Progressive Brooklyn Space Won’t Dump ‘Anti-Semitic 9/11 Conspiracy Nut’
A progressive gathering space in Brooklyn is sticking by its decision, despite widespread condemnation, to host a talk by a conspiracy theorist who has blamed Israel and Jews for the 9-11 attacks on their 15th anniversary.
Melissa Ennen, founder of Brooklyn Commons, a self-described “movement building space” serving the “progressive community” in Boreum Hill, wrote in a statement released Tuesday afternoon that the Commons was not “designed to be a cozy cocoon for intramural debate among leftists. From the beginning my goal has been to foster discussion among disparate groups across a wide political spectrum.”
Ennen noted that since launching in 2010, the Commons has rented space to Tea Partiers, anti-union corporations and elected officials who supported wars in Iraq and Afghanistan. While “progressive organizations dominate the calendar,” Ennen wrote, “the Commons is available for rental by other groups.”
The event in question is a talk by Christopher Bollyn, who the Anti-Defamation League has identified as prominent voice in anti-Semitic conspiracy theories. The writer Daniel Sieradski, founder of the Jewish website Jewschool.com, flagged the event to the ADL, wrote about it, and also has been organizing other groups to condemn the talk.
TFW you find a great new cafe… and then realize it’s a den of antisemitic conspiracy nuts pic.twitter.com/btD0lPnOFS
— Noah Shachtman (@NoahShachtman) September 3, 2016
Bollyn, an American author, is billed to speak Wednesday at Brooklyn Commons and deliver a talk about “9-11 and Our Political Crisis.”
“The ‘false flag’ terrorism of 9–11 is a monstrous Jewish-Zionist crime of our time,” Bollyn wrote in one of his major books. “The true culprits of this heinous crime are clearly being protected by a gang of like-minded Jewish Zionists in the highest positions of the U.S. government.”
A group of nine organizations affiliated with the venue, including the leftist magazine Jacobin, wrote that “such politics should have no place in leftist spaces.”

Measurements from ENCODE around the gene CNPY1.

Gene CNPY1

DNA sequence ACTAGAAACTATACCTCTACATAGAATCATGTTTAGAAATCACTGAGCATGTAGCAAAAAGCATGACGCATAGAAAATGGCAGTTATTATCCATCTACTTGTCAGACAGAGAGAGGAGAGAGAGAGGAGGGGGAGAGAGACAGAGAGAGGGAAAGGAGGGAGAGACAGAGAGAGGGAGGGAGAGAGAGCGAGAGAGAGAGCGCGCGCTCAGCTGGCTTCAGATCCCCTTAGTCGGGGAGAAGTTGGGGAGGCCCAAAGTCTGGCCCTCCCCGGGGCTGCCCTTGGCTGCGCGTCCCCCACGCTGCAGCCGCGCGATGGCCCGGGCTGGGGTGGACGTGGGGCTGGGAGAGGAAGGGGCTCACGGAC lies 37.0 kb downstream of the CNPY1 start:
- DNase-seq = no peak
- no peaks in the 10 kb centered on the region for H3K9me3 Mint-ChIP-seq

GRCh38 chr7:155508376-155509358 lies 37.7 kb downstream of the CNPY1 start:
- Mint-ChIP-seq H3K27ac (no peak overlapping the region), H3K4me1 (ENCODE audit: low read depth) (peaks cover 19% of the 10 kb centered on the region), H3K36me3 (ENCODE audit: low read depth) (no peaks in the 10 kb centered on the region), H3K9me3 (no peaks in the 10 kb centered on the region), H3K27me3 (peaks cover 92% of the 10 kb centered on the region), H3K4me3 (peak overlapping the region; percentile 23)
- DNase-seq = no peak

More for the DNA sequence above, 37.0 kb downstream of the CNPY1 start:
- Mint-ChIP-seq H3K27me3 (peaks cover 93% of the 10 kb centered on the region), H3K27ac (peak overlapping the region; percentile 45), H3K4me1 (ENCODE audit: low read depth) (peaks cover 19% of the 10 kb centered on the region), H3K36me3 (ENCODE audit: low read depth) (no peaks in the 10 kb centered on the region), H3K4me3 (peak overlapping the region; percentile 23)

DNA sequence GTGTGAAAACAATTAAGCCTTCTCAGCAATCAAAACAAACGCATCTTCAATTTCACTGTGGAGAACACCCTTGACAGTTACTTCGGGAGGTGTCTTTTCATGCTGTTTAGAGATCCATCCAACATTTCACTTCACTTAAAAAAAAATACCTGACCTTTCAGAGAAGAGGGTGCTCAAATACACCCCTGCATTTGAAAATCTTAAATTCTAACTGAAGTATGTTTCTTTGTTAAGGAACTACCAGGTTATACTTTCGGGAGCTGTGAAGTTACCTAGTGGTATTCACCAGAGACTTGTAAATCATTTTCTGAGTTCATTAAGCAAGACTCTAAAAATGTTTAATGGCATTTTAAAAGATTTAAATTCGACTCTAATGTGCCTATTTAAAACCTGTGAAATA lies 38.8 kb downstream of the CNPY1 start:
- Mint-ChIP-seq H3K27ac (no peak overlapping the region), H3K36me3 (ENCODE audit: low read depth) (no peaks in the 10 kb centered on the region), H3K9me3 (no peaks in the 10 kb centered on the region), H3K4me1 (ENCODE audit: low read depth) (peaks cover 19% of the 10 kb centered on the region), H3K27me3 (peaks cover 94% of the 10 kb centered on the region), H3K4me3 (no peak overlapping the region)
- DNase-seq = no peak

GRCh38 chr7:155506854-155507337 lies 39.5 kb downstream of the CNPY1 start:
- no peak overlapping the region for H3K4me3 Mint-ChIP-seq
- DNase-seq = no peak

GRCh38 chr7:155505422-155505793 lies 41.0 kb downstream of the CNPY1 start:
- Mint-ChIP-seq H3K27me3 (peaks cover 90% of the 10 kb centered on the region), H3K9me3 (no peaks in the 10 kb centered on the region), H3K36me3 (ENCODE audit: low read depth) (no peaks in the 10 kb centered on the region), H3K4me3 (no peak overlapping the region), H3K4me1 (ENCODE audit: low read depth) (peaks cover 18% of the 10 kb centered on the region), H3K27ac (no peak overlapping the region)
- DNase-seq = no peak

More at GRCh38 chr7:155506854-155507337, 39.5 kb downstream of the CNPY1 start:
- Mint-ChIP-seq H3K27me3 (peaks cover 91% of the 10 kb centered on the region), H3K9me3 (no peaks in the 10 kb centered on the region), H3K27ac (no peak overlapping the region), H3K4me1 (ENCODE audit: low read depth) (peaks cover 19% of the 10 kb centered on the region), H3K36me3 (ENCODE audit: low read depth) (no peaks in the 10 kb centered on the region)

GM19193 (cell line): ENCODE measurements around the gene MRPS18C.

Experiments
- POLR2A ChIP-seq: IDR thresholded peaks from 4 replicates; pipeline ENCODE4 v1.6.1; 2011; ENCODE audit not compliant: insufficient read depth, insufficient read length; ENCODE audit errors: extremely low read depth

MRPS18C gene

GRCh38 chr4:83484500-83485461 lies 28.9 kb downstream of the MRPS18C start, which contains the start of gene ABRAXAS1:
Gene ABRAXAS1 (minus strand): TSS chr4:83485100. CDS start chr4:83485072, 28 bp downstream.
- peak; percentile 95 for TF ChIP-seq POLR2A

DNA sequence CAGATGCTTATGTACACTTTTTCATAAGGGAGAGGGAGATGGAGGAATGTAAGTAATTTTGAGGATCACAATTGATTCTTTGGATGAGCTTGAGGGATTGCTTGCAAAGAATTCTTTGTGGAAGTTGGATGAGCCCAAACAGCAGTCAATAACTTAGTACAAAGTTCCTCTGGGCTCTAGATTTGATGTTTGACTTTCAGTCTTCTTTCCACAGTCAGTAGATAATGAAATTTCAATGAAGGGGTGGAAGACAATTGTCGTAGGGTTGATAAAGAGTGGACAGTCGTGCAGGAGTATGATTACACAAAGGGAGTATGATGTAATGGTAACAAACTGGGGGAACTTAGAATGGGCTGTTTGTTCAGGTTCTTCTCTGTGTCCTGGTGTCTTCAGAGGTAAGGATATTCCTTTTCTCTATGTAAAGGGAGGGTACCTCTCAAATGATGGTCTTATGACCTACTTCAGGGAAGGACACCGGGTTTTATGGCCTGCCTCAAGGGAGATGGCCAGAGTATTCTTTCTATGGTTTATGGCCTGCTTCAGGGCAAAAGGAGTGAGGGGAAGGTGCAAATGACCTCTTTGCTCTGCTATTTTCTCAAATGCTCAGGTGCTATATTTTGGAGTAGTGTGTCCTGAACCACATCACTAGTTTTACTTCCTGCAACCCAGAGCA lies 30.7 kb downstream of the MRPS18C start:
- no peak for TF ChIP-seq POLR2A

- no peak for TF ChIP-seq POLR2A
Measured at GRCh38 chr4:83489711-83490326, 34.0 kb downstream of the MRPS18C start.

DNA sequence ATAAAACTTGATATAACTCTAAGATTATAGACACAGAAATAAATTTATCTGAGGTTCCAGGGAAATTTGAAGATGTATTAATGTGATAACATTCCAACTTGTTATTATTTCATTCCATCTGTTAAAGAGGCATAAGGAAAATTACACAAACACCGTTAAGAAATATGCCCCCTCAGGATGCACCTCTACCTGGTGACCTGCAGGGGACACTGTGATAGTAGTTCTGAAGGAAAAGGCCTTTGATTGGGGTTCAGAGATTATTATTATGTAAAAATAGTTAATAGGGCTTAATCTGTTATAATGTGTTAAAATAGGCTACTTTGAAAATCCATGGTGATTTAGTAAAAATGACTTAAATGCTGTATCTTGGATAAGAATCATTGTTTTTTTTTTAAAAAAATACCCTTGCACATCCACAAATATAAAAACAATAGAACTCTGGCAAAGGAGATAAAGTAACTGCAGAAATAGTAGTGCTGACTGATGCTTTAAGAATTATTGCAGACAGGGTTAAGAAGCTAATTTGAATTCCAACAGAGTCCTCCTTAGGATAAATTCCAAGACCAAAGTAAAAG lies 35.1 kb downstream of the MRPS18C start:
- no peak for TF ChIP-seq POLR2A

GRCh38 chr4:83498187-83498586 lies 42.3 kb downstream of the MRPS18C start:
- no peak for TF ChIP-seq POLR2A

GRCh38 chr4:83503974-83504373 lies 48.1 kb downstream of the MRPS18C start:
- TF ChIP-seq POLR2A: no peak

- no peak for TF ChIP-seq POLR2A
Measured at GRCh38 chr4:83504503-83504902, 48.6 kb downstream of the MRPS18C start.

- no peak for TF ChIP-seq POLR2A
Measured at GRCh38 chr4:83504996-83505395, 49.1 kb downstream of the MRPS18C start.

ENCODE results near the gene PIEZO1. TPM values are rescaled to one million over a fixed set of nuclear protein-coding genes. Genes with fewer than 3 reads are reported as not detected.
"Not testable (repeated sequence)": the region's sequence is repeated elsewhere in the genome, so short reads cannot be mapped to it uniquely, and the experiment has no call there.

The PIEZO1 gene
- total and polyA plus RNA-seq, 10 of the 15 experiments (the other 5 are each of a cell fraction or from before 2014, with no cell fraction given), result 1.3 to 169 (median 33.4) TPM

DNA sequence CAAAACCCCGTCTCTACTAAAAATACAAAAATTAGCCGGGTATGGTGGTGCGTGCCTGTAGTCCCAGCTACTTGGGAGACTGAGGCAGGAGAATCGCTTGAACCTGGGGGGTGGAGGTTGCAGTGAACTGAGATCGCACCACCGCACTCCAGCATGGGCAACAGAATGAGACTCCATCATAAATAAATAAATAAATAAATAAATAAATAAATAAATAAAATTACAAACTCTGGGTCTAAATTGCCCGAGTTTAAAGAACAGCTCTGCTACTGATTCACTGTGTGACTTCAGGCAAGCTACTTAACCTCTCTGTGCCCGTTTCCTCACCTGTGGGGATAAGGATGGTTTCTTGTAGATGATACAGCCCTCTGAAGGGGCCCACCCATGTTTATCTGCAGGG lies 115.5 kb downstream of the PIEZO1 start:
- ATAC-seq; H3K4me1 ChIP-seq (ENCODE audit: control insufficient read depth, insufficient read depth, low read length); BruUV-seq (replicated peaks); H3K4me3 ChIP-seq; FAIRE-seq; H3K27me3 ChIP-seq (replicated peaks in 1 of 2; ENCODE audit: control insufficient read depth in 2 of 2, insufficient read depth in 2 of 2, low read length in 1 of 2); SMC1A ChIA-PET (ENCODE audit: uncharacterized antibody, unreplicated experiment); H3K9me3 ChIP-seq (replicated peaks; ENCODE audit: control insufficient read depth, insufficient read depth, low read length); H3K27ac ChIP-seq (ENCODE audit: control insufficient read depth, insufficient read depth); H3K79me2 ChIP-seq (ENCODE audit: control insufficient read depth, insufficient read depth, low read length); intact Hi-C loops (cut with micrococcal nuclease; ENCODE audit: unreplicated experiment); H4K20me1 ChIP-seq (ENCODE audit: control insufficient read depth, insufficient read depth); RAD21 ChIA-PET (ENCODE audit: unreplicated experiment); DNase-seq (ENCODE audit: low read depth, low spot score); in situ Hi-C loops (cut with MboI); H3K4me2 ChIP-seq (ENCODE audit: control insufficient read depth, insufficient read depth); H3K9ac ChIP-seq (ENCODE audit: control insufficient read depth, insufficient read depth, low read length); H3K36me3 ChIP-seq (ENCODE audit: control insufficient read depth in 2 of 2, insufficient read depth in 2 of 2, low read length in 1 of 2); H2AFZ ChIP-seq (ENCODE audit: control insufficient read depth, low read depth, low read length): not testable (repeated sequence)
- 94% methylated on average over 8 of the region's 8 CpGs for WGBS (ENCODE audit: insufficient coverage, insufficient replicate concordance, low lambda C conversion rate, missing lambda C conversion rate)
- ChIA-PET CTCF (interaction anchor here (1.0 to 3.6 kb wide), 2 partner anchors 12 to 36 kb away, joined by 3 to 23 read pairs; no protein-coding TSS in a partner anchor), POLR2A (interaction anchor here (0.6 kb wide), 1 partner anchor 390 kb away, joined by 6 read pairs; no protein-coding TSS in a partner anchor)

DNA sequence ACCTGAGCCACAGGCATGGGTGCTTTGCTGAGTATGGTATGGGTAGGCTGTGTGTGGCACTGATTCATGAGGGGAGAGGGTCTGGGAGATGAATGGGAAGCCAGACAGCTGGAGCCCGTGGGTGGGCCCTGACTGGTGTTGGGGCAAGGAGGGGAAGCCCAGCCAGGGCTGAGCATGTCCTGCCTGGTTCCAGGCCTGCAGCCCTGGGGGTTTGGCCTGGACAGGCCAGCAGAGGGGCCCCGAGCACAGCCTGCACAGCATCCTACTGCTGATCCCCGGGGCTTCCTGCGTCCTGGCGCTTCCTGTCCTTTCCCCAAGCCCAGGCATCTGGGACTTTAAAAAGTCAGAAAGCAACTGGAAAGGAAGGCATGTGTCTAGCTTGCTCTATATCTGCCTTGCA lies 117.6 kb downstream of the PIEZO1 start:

Democratic New York council member Brad Lander called Bollyn an “anti-semitic conspiracy nut” on Twitter, and said it was “highly distressing” to see Brooklyn Commons hosting the event.
“We call on Brooklyn Commons to cancel the scheduled event immediately,” Jews for Racial and Economic Justice wrote in a statement, “and to issue a full and complete apology to its community.”
Jewish Voice for Peace’s New York City chapter said members were “concerned and disappointed.”
“As a progressive community space, the Brooklyn Commons should not provide a platform for anti-Semitism,” the group wrote in statement.
Bollyn was among the first people to promote anti-Semitic conspiracy theories linking the 2001 terrorist attacks with Jews and Israel in the months after the 9-11, according to the Anti-Defamation League, which has been following the spread of such anti-Semitic tropes for years.
In the last fifteen years, the theories — though regularly challenged and debunked — have spread. An entire industry has emerged, with authors, speakers and mini-celebrities, including Bollyn.
And with the emergence of the so-called “alternative right,” a movement associated with white nationalists and the support of Donald J. Trump, virulent online anti-Semitism has come to the fore — and previously fringe conspiracy theories have a mainstream platform.
“In recent years the theories have become more and more entrenched,” said Marilyn Mayo, who has researched 9-11 conspiracy tropes for the ADL. With the fifteenth anniversary of the attacks this week, Mayo said, “people on the alt-right will talk about it.”